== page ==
With the Senate about to consider approving the Comprehensive and Progressive Agreement for Trans-Pacific Partnership (TPP-11), many Australians are trying to make sense of the competing views put forth by our politicians, civil-society, academics and the business community. So, what is the TPP-11 agreement, and what does it mean for Australia’s wine industry?
Born out of the negotiations between the 12 signatories to the original Trans-Pacific Partnership (TPP) that commenced in 2008, TPP-11 was signed on 8 March 2018 in Santiago, Chile, with the United States withdrawing its support for the agreement soon after President Trump’s inauguration. office.
The text, the side letters and accompanying National Interest Analysis (NIA) were tabled in the Australian parliament on 26 March 2018, passing the House of Representatives on 17 September 2018. The Bills to enable TPP-11 will soon be considered by the Senate.
In a positive example of bipartisanship, the Bill was supported by both of the major parties, despite some reservations over particular elements by Labor. Others, including the Greens, Senator Rex Patrick of the Centre Alliance and Katter’s Australia Party, have expressed a range of concerns, and in some cases their outright opposition to the deal.
At a time when farmers around the country are experiencing crippling drought, deals like TPP-11 give hope for a long-term sustainable future. The Winemakers’ Federation of Australia supports TPP-11 as a driver of agricultural exports, greater prosperity and well-being and jobs in rural and regional Australia.
The deal will have real and immediate benefits for the wine sector. Australia will gain a competitive advantage, beyond that obtained through current bilateral agreements, in four markets: Canada, Malaysia, Mexico and Peru. Particularly exciting is the opportunity presented in Mexico, which maintains a 20 per cent tariff on Australian wine imports. The removal of this tariff will level the playing field for Australia’s wine producers, who are currently competing at a disadvantage against wines from Chile and the United States. In addition to this, TPP-11 will drive further growth in Canada, Australia’s fourth largest export market. It will enable us to capitalise on the increased marketing investment in North America that has come from the Australian government’s $50 million Export and Regional Wine Support Package.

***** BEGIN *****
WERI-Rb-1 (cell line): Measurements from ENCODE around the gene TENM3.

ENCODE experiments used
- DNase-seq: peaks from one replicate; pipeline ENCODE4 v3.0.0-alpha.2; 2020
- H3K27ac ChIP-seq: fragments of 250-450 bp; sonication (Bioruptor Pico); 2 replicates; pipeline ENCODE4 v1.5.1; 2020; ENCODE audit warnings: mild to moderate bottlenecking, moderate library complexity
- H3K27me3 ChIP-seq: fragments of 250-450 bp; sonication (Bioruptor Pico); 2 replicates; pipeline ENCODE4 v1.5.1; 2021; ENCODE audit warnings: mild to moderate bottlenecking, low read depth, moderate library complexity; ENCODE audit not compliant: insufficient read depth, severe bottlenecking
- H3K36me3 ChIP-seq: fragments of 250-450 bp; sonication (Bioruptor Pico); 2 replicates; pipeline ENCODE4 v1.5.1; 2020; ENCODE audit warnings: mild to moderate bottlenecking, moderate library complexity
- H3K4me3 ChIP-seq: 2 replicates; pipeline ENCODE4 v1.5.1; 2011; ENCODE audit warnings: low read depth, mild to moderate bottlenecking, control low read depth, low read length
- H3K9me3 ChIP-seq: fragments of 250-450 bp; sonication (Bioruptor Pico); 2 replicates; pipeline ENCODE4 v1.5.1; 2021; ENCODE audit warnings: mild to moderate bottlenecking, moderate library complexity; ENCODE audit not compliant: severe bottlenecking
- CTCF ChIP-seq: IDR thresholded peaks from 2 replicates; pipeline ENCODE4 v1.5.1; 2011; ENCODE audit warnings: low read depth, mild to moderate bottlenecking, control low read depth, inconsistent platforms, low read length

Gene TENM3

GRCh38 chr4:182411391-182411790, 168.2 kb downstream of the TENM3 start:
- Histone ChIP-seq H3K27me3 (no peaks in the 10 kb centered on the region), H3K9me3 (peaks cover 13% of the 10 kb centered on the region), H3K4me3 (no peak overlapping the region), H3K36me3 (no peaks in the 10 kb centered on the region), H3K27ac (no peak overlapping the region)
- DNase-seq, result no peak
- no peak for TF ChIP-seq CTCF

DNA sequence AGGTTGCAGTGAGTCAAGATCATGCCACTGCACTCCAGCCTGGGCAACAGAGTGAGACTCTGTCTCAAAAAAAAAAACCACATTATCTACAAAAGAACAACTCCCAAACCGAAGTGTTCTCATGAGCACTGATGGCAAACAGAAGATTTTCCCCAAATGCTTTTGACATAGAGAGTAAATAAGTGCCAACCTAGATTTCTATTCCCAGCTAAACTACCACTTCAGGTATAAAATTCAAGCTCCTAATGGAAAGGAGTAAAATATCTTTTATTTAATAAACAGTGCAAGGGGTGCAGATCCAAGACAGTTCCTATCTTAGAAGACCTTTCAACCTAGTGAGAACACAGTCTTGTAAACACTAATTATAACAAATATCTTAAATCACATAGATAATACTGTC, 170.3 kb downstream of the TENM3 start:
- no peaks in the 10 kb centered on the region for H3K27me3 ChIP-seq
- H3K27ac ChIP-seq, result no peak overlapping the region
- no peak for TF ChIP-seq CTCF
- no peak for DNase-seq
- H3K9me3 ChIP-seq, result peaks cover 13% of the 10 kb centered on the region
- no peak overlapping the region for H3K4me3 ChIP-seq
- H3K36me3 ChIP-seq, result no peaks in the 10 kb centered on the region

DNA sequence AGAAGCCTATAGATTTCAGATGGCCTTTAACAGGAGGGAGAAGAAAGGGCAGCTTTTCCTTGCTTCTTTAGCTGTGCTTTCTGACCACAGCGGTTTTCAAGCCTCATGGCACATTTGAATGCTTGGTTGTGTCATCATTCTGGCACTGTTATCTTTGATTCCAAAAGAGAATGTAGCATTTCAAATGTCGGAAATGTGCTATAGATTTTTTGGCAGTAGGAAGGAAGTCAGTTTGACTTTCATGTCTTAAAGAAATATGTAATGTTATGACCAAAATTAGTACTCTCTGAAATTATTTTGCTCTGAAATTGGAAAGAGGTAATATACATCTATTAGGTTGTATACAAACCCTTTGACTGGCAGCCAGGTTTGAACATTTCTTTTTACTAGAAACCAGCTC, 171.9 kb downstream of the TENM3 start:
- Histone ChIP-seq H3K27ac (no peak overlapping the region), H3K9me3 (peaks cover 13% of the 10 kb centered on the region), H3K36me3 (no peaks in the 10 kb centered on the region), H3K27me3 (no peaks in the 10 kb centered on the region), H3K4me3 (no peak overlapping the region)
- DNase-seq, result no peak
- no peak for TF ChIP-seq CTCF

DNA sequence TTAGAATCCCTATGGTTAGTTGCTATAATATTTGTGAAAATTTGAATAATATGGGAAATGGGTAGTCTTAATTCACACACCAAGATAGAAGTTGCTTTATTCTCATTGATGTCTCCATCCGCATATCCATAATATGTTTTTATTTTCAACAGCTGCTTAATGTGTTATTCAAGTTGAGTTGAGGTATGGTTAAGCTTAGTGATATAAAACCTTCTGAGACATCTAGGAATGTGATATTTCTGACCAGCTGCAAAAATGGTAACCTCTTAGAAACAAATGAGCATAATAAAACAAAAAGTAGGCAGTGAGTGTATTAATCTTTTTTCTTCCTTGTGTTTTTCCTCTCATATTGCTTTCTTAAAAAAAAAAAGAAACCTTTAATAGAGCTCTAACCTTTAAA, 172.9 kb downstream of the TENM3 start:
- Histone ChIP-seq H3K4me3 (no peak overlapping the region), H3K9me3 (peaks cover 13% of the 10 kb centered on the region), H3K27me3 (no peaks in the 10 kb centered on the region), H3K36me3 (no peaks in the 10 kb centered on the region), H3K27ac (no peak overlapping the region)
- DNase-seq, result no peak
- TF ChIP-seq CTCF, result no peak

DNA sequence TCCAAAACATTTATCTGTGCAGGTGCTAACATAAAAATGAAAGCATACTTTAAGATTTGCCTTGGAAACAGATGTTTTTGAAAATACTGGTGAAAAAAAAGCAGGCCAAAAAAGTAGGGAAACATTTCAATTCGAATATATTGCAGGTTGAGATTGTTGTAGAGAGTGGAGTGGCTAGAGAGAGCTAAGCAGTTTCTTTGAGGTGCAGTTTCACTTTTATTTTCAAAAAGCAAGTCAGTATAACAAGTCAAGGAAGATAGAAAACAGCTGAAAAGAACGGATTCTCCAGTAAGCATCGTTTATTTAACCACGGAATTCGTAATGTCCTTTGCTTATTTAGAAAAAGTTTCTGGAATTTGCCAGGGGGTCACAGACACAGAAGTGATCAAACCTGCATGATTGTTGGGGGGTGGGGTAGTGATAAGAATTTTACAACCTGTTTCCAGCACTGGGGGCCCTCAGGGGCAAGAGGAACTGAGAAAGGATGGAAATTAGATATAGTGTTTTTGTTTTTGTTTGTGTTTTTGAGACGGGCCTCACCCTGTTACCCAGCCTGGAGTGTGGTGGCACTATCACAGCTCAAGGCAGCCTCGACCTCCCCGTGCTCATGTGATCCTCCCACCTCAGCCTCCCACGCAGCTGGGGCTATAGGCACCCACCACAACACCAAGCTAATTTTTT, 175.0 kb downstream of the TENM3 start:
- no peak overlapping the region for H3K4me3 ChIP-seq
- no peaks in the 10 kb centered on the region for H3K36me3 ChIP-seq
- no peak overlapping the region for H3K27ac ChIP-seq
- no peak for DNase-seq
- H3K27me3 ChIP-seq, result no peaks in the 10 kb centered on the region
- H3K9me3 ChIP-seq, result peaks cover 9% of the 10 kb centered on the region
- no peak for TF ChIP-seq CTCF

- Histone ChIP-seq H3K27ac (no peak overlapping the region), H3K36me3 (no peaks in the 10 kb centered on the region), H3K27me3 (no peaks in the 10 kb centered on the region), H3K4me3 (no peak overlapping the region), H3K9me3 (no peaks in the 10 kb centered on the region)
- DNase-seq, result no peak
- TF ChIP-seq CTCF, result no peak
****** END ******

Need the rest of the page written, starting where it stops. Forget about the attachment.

In addition, this is the first Free trade Agreement that makes a significant effort to address Non-Tariff Barriers (NTBs). Non-tariff barriers are the biggest problem wine exporters face, adding unnecessary cost and complexity to operating internationally. This agreement has a specific technical annex dealing with wine and spirits that will reduce current barriers around compositional issues and labelling and insure against the creation of new barriers in these areas.
Overall, this is a very good agreement for the Australian wine sector and we believe for the Australian agricultural and food processing sector as a whole.
Written by Winemakers’ Federation of Australia’s Lee McLean and Tony Battaglene.